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  • Writer's pictureNat Shere

Cybercrime is Trending

Updated: Sep 14, 2021


FBI Internet Crime Report 2020


The Internet Crime Complaint Center (IC3) branch of the FBI released its 2020 Internet Crime Report since our last newsletter, which aggregates and highlights cybercrime data provided by the general public. The full report is freely available to read or download, but in case you had other things you wanted to get done today, here are a few of the highlights:


  • 2020 saw the largest number of submitted cybersecurity complaints to date, with 791,790 reported incidents totaling an estimated $4.2 billion in losses.

  • Phishing attacks were far and away the biggest complaint submitted, with 241,342 reported in 2020, representing an 110% increase from 2019 (114,702 reported).

  • California, Florida, Texas, New York, and Illinois were the top 5 most victimized states, with 216,664 reports between them.

  • Interestingly, while Ohio was 12th in number of reported claims, they were 5th in total losses per state. California was the top victimized state in both total claims and total losses.

  • Business email compromise was the victim loss leader, with approximately $1.87 billion in victim losses.

These types of reports, including reports from independent research centers that we have discussed before, are clearly showing one thing specifically - cybercrime is on the rise.



Security News


On that note, there are two common themes that we have seen recently in cybercrime news: ransomware and malicious code.


Ransomware

  • PC manufacturer Acer was hit with ransomware and the demand of $50M may be the highest ransom demand to date. BleepingComputer reports that the attackers, the REvil gang, may have used the recently publicized Microsoft Exchange server vulnerabilities to gain their initial access. The attackers have published apparently stolen files from the breach, including bank balances, financial spreadsheets, and financial communications.

  • New ransomware variants, DearCry and BlackKingdom, have been detected targeting the Microsoft Exchange vulnerabilities that we have discussed in our previous newsletters.

  • Internal systems are still inactive and "under maintenance" following a ransomware attack against IoT producer Sierra Wireless in Canada. While the initial attack occurred on March 20th, Sierra Wireless has refused to share additional information about the attack at this time.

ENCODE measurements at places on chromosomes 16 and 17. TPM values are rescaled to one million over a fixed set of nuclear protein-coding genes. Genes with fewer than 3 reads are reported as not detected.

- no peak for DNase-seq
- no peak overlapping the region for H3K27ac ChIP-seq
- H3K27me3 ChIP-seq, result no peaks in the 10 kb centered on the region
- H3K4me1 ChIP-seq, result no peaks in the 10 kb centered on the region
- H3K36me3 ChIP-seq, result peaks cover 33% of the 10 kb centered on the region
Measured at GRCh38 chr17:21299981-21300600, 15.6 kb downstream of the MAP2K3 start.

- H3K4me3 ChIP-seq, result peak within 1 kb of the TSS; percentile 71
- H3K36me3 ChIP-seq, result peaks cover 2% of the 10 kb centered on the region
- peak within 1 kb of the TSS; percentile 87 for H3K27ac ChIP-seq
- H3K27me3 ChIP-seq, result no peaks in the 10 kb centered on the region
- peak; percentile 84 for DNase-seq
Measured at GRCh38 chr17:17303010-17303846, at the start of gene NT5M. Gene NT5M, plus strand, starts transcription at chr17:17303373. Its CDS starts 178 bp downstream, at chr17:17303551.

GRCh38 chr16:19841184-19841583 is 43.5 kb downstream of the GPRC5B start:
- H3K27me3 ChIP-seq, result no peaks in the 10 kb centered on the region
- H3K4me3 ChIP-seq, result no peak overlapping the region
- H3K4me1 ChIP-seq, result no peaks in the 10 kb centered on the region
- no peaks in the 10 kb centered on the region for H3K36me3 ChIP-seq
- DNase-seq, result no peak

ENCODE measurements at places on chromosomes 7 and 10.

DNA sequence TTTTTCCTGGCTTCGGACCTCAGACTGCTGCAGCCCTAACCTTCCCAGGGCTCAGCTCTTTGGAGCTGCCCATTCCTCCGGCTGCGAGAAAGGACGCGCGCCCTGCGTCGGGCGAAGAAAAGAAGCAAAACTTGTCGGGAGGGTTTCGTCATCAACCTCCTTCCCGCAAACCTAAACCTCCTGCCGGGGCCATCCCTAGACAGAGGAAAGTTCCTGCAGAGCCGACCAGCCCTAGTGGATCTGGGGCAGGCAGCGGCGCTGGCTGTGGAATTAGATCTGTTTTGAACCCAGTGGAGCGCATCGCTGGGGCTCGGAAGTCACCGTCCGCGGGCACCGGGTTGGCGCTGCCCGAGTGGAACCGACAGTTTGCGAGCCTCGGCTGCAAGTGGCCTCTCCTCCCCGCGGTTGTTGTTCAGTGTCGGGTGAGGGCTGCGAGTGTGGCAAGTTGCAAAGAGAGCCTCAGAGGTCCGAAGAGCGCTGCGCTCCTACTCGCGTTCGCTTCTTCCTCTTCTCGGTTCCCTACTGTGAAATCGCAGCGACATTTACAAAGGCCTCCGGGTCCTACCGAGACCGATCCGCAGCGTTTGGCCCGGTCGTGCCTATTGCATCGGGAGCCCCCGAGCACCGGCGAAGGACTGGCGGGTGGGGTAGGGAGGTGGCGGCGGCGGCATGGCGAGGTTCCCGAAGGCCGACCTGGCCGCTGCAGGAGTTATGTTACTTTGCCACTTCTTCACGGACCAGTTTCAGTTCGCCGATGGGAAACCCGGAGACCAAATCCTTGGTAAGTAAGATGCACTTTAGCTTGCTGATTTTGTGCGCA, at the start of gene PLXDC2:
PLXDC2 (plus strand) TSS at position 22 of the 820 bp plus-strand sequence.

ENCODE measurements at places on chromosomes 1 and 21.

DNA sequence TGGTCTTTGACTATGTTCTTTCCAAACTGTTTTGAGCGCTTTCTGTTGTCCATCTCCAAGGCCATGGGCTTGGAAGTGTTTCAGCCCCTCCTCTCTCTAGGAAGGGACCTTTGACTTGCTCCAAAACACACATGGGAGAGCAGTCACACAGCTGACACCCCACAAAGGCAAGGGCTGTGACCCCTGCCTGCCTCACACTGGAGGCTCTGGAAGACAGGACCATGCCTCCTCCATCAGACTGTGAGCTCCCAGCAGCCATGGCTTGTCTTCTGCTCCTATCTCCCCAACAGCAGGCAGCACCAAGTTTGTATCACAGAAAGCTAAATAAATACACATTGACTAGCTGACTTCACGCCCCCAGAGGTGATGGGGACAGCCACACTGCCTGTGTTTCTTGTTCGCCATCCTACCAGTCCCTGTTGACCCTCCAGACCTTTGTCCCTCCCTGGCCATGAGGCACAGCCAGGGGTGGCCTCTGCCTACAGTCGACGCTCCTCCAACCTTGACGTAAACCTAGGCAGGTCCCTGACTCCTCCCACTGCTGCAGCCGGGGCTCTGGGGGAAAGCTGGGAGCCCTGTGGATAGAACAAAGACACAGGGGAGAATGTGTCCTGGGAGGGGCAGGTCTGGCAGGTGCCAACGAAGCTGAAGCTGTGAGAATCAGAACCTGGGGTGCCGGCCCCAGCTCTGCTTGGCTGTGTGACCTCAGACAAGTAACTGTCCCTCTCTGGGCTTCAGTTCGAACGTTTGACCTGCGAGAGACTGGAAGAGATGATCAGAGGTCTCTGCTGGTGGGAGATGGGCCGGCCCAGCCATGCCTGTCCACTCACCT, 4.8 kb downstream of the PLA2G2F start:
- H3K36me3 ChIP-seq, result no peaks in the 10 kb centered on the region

• A Spanish union has reported that the labor agency has suffered a ransomware attack affecting the IT systems that manage unemployment benefits. However, Spain's State Public Employment Service director has reported that unemployment benefits have not been impacted and there was no loss of personal data.

  • Darkreading reports that the average ransomware payment nearly tripled from 2019 to 2020, for an average payment of $312,000 in 2020.


Malicious Code

  • Researchers have discovered malicious Chrome extensions that will introduce adware, redirect users to malicious websites, and even steal users’ credentials. Moreover, the researchers from Cato Network discovered that few of these extensions or the domains that support them are being blocked by security tools and protection systems.

  • Attackers are trying to mimic the success of the Solarwinds hack by targeting supply chains. A recent example comes from Apple, where hackers developed a malicious open source library for developing macOS apps. The available library, TabBarInteraction, though, also includes the malicious code, XcodeSpy, that installs a variant of the EggShell backdoor. As the name “XcodeSpy” implies, this backdoor spies on the developer and can potentially record footage from the victim’s camera, microphone and keyboard activity.

  • Just as attackers will register fake websites that mimic real domains for phishing attacks, attackers are also creating open source libraries that mimic existing, popular libraries (such as nmap-python instead of the popular python-nmap). The goal of these fake libraries is to trick developers into downloading the malicious library, whether due to a typo in programming or simply due to a lack of research, and unfortunately, these tactics are working. Researchers found more than 700 malicious libraries like these in the RubyGems repository as of April 2020.

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